Prof. Wickenheiser takes a keen interest in his students' learning, which he promotes through interactive teaching methods, frequent and patient mentoring, and a commitment to rigorous standards and expectations. Students in his department have twice rewarded him with the department's Professor of the Year Award. Prof. Wickenheiser also has been active in developing curricula for the department and incorporating new tools and methods into it.
* At the Teaching Awards Committee's recommendation, Profs. Santos and Wickenheiser both were awarded the 2015 SEAS Outstanding Junior Teacher Award.
Prof. Murray Loew (BME), his Ph.D. student Damon Conover, and their collaborator Dr. John Delaney at the National Gallery of Art recently published the article " Automatic registration and mosaicking of technical images of Old Master paintings " in Applied Physics A.
Prof. Julie Ryan's (EMSE) article, "Your 'Secrets' Aren't Secret: How Social Media Undermines Your Security Questions and Answers" was published on April 24 by Skillsoft, an online learning community.
The Baltimore Sun quoted Trey Herr (senior research associate, Cyber Security Policy and Research Institute) in the article "New Pentagon cyber strategy to discuss nation's offensive capabilities ."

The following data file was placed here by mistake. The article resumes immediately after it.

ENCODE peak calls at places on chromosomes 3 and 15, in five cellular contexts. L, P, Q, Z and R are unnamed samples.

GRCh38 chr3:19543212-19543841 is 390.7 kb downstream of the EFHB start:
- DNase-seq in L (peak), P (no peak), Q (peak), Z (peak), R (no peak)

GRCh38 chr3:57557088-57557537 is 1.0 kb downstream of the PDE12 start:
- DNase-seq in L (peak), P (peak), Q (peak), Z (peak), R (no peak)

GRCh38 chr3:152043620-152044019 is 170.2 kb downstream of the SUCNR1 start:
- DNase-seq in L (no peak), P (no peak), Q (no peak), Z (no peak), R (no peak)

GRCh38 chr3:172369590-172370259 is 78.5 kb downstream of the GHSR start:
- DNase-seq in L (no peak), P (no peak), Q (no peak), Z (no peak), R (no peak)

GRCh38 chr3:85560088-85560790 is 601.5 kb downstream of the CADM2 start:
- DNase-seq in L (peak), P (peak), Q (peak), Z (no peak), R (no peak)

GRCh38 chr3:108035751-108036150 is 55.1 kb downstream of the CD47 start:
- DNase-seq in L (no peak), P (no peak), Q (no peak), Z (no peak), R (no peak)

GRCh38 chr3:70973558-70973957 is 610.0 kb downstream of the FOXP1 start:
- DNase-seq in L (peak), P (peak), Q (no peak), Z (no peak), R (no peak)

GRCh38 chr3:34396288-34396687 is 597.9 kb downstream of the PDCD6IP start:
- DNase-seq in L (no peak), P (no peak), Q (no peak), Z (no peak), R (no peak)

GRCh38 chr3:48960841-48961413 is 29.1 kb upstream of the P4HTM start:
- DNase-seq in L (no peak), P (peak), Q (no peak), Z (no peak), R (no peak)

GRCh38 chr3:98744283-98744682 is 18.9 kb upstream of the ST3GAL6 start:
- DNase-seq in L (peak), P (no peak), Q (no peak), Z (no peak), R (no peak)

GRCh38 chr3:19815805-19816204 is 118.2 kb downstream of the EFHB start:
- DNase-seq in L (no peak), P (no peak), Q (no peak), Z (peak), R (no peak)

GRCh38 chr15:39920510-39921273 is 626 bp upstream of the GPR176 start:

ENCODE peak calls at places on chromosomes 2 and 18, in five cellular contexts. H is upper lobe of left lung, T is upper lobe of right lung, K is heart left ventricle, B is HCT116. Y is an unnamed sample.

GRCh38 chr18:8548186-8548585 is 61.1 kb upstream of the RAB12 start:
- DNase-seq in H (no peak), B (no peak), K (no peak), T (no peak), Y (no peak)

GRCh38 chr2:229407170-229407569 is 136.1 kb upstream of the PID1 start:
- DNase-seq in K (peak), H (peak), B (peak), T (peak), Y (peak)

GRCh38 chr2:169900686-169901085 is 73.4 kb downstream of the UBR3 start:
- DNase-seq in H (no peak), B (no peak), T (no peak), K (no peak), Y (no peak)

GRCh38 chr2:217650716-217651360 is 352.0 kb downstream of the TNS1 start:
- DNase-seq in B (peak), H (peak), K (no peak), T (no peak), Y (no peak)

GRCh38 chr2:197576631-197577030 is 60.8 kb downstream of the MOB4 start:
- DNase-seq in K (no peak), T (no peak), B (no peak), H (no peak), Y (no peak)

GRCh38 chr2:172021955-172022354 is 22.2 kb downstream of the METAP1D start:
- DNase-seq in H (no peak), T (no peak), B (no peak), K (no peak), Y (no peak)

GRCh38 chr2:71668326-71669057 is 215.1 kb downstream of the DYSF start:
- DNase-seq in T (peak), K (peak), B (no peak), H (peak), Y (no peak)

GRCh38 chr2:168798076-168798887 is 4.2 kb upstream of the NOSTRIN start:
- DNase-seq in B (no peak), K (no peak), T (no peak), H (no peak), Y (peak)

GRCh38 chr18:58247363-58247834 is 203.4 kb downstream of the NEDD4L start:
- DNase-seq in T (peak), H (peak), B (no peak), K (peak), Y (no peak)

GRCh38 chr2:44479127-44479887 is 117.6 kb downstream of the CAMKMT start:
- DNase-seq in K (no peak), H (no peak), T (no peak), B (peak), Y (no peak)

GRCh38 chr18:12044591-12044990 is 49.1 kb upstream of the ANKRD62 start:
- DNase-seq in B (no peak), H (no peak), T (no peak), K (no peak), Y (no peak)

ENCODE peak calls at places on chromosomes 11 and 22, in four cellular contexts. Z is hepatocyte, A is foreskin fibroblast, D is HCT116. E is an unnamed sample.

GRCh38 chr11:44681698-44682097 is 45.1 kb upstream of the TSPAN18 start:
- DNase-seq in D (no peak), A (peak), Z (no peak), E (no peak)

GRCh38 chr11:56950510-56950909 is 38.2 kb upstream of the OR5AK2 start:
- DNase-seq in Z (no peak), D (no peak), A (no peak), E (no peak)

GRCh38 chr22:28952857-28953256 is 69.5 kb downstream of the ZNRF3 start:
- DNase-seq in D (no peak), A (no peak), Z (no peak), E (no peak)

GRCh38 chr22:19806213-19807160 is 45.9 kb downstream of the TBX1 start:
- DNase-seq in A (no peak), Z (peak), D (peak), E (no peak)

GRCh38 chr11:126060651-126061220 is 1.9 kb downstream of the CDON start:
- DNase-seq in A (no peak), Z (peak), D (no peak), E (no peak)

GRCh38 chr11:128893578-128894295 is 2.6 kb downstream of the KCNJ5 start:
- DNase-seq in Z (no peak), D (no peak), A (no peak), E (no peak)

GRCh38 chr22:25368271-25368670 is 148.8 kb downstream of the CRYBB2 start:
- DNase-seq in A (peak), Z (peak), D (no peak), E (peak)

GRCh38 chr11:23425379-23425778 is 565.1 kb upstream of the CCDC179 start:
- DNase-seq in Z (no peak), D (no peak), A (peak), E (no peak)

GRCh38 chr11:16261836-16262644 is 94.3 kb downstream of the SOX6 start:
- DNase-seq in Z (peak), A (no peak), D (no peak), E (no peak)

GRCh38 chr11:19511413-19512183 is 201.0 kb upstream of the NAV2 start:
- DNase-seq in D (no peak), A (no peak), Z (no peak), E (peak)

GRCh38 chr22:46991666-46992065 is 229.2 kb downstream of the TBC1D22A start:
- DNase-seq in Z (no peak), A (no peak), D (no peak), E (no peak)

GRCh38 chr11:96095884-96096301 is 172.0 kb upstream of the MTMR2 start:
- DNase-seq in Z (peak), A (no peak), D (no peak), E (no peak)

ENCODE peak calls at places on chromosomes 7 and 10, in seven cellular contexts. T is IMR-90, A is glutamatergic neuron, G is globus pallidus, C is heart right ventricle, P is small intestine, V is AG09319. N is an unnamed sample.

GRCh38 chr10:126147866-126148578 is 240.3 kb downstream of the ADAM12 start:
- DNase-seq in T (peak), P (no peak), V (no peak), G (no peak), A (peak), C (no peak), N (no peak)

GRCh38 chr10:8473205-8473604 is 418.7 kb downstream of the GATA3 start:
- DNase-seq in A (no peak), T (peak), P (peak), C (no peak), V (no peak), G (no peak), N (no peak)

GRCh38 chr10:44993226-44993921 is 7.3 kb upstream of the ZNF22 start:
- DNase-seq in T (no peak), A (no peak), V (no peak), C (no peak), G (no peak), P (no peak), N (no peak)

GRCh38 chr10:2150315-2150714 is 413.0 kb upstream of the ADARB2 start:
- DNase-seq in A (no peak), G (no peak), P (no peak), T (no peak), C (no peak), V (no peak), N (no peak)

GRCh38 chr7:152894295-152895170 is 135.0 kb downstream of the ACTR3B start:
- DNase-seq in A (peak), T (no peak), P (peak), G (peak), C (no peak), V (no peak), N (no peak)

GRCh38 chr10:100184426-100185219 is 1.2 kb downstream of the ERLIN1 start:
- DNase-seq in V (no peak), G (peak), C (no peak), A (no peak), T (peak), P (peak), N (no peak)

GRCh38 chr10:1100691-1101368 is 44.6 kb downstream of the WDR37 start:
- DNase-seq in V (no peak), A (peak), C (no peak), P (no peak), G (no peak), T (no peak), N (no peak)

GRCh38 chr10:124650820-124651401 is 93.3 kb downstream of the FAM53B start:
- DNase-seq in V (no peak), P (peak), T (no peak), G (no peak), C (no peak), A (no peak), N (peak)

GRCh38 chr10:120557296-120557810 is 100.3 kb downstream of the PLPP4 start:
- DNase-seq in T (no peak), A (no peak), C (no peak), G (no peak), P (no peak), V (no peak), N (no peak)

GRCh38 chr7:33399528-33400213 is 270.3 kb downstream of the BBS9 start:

On April 17, Prof. Ken Chong (MAE) gave the 46th Distinguished Lecture, which he titled "Convergence of Sciences and Technologies," at the newly constructed campus of the University of Macau, where he also visited with President Wei Zhao and other key faculty members. Through more than 30 years of development, UM has become a leading university and also the only public comprehensive university in Macao. After the lecture, Prof. Chong went to Hong Kong to assist the Innovation and Technology Commission of the Hong Kong Government in the review, selection, and site visit of Engineering Research Centers (ERCs). The ERCs collaborate frequently with U.S. researchers.
Prof. Mona Diab (CS) delivered the opening keynote address for the 16th International Conference on Intelligent Text Processing and Computational Linguistics. The title of her address was "Towards Computational Modeling of Linguistic Sociopragmatics." She also delivered a keynote address, titled "AIDA: Automatic Identification of Dialectal Arabic and the Code Switching Phenomenon," for the first conference on Arabic Computational Linguistics. Both events were held April 14–20, in Cairo, Egypt.